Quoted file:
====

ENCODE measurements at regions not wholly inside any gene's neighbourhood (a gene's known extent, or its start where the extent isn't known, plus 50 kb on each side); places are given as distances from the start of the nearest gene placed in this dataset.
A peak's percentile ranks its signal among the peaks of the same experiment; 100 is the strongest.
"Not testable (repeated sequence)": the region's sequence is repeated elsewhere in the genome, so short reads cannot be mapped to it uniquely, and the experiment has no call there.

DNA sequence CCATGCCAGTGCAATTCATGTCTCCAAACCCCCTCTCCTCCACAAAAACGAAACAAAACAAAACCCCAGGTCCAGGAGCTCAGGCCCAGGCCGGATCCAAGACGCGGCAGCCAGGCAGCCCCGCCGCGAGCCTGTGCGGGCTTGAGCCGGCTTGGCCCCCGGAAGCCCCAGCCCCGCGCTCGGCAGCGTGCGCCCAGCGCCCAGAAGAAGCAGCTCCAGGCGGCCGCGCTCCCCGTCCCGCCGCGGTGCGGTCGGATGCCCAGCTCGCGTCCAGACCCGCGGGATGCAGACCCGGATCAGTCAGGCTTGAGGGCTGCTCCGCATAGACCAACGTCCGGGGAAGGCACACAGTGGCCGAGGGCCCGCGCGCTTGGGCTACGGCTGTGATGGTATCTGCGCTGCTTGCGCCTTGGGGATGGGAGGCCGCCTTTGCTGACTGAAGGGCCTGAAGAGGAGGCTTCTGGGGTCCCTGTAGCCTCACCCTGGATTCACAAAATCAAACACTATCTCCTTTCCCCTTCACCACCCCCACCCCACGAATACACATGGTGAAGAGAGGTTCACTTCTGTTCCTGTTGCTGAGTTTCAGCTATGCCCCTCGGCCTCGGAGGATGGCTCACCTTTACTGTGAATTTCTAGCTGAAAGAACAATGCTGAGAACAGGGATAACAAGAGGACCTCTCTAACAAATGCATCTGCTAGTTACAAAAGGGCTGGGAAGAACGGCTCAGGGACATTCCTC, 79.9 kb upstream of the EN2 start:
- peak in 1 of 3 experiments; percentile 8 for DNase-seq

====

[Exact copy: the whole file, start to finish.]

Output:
ENCODE measurements at regions not wholly inside any gene's neighbourhood (a gene's known extent, or its start where the extent isn't known, plus 50 kb on each side); places are given as distances from the start of the nearest gene placed in this dataset.
A peak's percentile ranks its signal among the peaks of the same experiment; 100 is the strongest.
"Not testable (repeated sequence)": the region's sequence is repeated elsewhere in the genome, so short reads cannot be mapped to it uniquely, and the experiment has no call there.

DNA sequence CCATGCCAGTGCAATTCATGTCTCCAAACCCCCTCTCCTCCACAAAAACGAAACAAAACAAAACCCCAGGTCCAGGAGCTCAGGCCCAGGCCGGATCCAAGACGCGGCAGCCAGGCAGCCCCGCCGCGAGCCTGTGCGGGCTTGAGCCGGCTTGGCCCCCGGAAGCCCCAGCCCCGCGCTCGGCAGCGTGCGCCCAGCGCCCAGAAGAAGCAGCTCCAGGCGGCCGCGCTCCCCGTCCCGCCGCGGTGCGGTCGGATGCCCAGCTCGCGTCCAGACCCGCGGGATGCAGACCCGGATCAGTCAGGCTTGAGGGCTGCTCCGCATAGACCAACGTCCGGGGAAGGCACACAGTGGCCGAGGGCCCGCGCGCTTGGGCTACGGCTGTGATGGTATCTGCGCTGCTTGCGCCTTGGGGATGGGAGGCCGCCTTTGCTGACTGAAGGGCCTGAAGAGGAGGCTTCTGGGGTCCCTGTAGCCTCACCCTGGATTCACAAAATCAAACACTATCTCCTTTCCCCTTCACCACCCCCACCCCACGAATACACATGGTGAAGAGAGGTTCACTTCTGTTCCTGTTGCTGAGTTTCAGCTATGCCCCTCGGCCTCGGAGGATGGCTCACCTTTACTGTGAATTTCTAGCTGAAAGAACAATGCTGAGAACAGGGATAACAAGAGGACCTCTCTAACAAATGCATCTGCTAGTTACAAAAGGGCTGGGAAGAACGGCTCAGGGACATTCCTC, 79.9 kb upstream of the EN2 start:
- peak in 1 of 3 experiments; percentile 8 for DNase-seq